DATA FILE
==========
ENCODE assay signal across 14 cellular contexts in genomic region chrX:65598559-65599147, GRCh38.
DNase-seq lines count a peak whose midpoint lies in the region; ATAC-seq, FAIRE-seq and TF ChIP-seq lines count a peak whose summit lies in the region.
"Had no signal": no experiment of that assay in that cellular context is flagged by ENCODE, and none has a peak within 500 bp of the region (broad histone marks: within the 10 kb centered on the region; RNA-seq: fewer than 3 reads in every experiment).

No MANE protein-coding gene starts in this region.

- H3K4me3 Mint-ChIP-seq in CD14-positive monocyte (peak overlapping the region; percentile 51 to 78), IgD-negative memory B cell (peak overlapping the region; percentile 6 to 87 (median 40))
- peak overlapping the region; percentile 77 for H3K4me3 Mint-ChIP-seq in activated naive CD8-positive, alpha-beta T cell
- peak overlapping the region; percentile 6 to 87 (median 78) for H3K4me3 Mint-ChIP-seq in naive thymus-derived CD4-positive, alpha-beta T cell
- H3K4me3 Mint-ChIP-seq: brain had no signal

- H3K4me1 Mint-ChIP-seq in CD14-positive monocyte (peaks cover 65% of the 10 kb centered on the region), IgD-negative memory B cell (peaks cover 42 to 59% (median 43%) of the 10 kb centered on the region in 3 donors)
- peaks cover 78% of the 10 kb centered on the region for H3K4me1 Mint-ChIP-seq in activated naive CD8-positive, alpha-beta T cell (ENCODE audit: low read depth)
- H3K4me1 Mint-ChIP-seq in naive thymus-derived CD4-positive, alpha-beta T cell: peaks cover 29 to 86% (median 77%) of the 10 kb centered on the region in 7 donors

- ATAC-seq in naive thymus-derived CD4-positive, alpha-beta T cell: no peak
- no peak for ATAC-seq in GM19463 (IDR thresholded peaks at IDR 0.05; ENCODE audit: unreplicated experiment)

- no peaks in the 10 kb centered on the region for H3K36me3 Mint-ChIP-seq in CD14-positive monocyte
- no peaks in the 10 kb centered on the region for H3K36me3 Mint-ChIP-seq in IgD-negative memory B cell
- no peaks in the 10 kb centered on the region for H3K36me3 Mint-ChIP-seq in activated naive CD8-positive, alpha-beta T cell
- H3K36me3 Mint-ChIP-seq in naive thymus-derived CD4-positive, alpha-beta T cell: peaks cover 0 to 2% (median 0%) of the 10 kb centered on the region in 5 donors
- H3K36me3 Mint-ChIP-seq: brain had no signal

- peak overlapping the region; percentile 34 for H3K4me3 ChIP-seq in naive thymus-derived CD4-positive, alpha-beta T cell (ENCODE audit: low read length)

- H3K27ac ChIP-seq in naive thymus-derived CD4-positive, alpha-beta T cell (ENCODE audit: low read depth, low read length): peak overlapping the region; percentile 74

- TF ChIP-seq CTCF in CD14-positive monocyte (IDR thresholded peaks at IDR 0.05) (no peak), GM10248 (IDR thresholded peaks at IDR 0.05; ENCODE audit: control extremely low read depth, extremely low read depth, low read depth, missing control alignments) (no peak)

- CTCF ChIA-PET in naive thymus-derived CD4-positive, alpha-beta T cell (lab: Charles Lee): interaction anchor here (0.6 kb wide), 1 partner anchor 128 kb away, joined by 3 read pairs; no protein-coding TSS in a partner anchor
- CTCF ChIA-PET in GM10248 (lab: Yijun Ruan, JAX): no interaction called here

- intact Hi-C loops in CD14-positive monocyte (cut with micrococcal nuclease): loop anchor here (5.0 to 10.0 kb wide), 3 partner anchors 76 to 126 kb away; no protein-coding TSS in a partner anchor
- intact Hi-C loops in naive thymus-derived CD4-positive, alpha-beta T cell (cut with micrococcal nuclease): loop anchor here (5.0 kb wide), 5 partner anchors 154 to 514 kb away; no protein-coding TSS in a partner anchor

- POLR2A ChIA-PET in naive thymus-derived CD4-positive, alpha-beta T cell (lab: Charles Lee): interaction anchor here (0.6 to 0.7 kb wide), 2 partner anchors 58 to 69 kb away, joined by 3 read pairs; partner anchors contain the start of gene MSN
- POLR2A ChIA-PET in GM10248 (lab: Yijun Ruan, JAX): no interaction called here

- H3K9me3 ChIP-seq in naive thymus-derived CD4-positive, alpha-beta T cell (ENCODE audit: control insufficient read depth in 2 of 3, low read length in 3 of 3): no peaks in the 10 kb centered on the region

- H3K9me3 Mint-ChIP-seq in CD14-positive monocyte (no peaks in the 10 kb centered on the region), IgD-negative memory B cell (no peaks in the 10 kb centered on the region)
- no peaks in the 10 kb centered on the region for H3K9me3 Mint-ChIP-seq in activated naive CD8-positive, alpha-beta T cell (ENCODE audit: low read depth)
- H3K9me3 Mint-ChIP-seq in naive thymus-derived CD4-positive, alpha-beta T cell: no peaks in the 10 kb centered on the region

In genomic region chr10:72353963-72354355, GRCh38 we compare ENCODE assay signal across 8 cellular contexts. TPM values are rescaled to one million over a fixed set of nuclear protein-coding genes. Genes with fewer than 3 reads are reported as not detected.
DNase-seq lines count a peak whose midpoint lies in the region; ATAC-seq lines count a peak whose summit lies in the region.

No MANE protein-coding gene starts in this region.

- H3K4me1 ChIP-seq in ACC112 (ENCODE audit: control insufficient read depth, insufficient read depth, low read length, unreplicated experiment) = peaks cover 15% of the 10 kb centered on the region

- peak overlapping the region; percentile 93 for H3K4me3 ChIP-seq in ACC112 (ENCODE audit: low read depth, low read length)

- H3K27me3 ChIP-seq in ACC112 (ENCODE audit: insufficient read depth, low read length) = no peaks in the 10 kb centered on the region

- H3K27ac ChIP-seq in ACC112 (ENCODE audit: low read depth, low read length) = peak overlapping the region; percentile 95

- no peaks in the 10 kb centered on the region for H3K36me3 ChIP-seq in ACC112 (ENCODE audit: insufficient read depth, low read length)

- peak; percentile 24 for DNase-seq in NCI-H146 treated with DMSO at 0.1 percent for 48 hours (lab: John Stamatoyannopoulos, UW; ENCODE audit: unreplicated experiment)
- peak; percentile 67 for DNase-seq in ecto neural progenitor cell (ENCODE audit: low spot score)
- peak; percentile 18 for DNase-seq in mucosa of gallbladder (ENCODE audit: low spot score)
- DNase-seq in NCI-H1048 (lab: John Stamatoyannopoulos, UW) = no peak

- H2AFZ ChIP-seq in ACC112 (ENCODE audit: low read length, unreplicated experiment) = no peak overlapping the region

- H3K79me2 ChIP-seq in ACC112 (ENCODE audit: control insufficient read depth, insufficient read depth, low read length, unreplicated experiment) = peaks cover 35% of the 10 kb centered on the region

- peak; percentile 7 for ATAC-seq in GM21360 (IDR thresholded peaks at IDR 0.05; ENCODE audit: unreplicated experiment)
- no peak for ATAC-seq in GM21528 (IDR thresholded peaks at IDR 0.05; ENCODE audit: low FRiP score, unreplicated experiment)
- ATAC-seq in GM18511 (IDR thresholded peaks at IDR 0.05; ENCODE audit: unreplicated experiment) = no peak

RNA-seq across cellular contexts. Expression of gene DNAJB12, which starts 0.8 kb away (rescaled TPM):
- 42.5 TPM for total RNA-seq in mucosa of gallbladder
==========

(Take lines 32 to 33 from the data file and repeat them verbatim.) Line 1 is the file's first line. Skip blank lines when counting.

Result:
In genomic region chr10:72353963-72354355, GRCh38 we compare ENCODE assay signal across 8 cellular contexts. TPM values are rescaled to one million over a fixed set of nuclear protein-coding genes. Genes with fewer than 3 reads are reported as not detected.
DNase-seq lines count a peak whose midpoint lies in the region; ATAC-seq lines count a peak whose summit lies in the region.